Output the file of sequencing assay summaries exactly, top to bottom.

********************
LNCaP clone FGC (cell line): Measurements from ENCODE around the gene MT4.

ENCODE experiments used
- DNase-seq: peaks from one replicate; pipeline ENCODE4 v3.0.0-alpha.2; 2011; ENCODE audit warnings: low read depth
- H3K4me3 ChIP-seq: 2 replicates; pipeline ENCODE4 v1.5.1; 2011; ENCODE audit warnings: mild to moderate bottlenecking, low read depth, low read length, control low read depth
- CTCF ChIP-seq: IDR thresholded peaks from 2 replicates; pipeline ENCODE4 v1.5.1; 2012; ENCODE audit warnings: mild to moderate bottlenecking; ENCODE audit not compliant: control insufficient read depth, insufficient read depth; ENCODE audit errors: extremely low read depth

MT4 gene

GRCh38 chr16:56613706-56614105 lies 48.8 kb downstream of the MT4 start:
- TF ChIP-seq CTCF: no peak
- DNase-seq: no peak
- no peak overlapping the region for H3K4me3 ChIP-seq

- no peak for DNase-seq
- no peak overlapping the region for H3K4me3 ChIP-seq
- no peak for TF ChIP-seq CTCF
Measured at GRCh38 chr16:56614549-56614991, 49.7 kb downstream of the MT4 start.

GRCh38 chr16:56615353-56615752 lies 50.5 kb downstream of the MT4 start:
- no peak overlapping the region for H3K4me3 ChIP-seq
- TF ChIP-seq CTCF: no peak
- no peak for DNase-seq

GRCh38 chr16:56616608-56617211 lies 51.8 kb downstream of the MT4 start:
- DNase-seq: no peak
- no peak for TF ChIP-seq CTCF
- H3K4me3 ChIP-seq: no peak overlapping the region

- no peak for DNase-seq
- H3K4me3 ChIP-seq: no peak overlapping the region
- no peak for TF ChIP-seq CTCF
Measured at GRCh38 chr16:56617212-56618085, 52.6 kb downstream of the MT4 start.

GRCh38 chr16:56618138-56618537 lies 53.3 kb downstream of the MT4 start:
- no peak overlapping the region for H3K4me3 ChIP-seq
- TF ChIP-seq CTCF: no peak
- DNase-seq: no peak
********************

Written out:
LNCaP clone FGC (cell line): Measurements from ENCODE around the gene MT4.

ENCODE experiments used
- DNase-seq: peaks from one replicate; pipeline ENCODE4 v3.0.0-alpha.2; 2011; ENCODE audit warnings: low read depth
- H3K4me3 ChIP-seq: 2 replicates; pipeline ENCODE4 v1.5.1; 2011; ENCODE audit warnings: mild to moderate bottlenecking, low read depth, low read length, control low read depth
- CTCF ChIP-seq: IDR thresholded peaks from 2 replicates; pipeline ENCODE4 v1.5.1; 2012; ENCODE audit warnings: mild to moderate bottlenecking; ENCODE audit not compliant: control insufficient read depth, insufficient read depth; ENCODE audit errors: extremely low read depth

MT4 gene

GRCh38 chr16:56613706-56614105 lies 48.8 kb downstream of the MT4 start:
- TF ChIP-seq CTCF: no peak
- DNase-seq: no peak
- no peak overlapping the region for H3K4me3 ChIP-seq

- no peak for DNase-seq
- no peak overlapping the region for H3K4me3 ChIP-seq
- no peak for TF ChIP-seq CTCF
Measured at GRCh38 chr16:56614549-56614991, 49.7 kb downstream of the MT4 start.

GRCh38 chr16:56615353-56615752 lies 50.5 kb downstream of the MT4 start:
- no peak overlapping the region for H3K4me3 ChIP-seq
- TF ChIP-seq CTCF: no peak
- no peak for DNase-seq

GRCh38 chr16:56616608-56617211 lies 51.8 kb downstream of the MT4 start:
- DNase-seq: no peak
- no peak for TF ChIP-seq CTCF
- H3K4me3 ChIP-seq: no peak overlapping the region

- no peak for DNase-seq
- H3K4me3 ChIP-seq: no peak overlapping the region
- no peak for TF ChIP-seq CTCF
Measured at GRCh38 chr16:56617212-56618085, 52.6 kb downstream of the MT4 start.

GRCh38 chr16:56618138-56618537 lies 53.3 kb downstream of the MT4 start:
- no peak overlapping the region for H3K4me3 ChIP-seq
- TF ChIP-seq CTCF: no peak
- DNase-seq: no peak